If ever in need of good material for a bet at the bar, try this:
How many pounds of sand do you think are pumped in US frac jobs every second?
The correct answer is 7,000.
That’s somewhere between three and four TONS of sand per SECOND.
I’m still reeling from dodging sand trucks while in the Permian Basin a couple weeks ago. In a region with 18-wheelers stacked cheek to cheek on the highways and county roads, sand trucks dominate truck traffic heading out of Midland and Odessa. While waiting in this traffic, I did a little math that you can use in an additional bar bet:
The chart below is amount of time (in seconds) between one sand truck departing for a frac job and the next.
"A sand truck heads out to the wellsite every ___ seconds."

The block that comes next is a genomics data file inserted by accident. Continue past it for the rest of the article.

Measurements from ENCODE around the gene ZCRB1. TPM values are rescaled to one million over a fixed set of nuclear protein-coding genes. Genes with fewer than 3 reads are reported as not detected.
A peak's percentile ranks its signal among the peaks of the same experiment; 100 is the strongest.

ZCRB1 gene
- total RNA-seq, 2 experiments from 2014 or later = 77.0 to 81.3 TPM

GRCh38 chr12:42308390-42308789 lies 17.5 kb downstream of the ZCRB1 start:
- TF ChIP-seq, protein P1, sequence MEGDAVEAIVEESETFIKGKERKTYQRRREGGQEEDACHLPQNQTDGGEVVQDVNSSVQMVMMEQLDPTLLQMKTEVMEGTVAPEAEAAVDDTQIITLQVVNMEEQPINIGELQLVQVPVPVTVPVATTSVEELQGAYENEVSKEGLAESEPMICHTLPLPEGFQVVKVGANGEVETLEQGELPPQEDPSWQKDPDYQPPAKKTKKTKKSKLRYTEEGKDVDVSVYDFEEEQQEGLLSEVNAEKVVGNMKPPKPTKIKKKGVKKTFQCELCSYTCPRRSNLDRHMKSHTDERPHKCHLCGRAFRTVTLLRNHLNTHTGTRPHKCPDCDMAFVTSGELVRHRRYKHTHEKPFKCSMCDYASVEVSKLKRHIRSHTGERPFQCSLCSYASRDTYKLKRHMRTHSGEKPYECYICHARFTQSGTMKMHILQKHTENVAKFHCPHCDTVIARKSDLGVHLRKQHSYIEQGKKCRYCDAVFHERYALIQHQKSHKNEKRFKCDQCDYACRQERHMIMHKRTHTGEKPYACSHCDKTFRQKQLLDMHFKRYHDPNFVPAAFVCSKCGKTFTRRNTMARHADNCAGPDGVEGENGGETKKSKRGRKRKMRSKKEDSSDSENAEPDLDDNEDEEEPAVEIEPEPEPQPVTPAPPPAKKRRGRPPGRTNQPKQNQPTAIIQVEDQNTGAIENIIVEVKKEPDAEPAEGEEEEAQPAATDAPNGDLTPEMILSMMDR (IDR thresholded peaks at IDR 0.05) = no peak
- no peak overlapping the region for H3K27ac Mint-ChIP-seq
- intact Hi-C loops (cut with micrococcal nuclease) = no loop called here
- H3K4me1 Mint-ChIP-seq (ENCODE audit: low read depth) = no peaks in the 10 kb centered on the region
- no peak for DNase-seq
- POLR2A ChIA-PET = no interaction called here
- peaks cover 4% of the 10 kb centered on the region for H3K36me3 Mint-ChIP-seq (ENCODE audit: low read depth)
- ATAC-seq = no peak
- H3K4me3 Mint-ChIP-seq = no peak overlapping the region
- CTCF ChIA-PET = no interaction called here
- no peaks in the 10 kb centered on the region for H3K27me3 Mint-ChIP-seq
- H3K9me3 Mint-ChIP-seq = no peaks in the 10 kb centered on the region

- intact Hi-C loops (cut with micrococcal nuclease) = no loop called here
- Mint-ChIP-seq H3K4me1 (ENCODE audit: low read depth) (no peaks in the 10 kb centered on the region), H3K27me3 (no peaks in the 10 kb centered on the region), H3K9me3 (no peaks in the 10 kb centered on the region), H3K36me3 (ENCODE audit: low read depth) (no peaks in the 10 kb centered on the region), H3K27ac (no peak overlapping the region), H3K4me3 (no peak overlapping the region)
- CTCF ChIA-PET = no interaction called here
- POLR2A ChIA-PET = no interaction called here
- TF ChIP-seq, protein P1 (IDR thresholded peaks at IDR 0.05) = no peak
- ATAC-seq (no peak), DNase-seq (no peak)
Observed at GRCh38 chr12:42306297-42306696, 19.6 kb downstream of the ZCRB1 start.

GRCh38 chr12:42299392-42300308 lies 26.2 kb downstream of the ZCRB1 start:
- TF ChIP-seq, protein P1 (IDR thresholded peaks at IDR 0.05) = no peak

That’s right: In the Permian Basin a loaded sand truck heads out to a frac job every 13 seconds. In the Rocky Mountains, a loaded sand truck departs every 87 seconds. And that would be day and night, everyday, weekdays, weekends, Thanksgivings…
We see three main takeaways in this:
First, that’s a lot of truck drivers. Right now growth in the Permian is restricted due to lack of truck drivers.
Second, that’s a lot of sand. With the advent of sand mines in West Texas coming on stream, there will be plenty of sand. If these in-basin sand mines hadn’t come on stream, the industry would have run short of this critical material.
Third, that’s a logistical nightmare. Big as Texas might be, there are only so many roads and so many intersections. The efficiency of the industry is already being negatively impacted by logistical challenges.
One more thing: Although capital is available and equipment is available, the inflow of people is slowing. Want more people to show up? Labor costs will have to rise. And rise a lot.